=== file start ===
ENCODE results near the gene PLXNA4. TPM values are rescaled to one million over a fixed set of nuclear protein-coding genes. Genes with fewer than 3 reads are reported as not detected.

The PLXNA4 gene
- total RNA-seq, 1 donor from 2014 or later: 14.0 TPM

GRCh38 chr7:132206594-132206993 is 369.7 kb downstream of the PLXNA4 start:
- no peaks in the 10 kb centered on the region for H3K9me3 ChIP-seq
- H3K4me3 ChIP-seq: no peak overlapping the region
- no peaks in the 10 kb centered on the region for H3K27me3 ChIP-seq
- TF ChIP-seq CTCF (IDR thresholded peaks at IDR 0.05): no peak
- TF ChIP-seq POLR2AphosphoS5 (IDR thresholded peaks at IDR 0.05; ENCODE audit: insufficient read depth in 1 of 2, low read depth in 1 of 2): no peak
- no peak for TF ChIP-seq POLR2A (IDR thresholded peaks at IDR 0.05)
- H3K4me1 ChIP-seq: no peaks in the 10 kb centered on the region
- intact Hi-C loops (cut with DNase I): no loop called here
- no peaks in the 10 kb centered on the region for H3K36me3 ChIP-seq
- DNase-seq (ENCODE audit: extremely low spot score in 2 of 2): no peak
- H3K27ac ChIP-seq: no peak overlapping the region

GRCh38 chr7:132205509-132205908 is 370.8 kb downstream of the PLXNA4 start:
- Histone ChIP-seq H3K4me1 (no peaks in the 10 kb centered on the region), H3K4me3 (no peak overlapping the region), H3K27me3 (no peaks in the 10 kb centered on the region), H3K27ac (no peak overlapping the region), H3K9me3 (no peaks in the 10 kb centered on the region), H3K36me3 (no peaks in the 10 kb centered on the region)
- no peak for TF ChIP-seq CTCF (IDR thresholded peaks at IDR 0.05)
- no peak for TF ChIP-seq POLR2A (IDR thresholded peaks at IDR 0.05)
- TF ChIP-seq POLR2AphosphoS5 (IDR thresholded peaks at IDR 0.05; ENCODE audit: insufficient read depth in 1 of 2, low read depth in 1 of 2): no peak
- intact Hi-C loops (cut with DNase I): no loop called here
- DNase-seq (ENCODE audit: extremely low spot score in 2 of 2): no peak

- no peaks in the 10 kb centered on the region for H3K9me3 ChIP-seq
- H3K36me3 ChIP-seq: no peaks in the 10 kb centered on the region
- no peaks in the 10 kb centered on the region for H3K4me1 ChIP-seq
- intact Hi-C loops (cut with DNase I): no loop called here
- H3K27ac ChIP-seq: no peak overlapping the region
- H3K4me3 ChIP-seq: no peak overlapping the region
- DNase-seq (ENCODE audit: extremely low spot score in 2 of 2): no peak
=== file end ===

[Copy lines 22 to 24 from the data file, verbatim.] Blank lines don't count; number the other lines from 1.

- DNase-seq (ENCODE audit: extremely low spot score in 2 of 2): no peak

- no peaks in the 10 kb centered on the region for H3K9me3 ChIP-seq
- H3K36me3 ChIP-seq: no peaks in the 10 kb centered on the region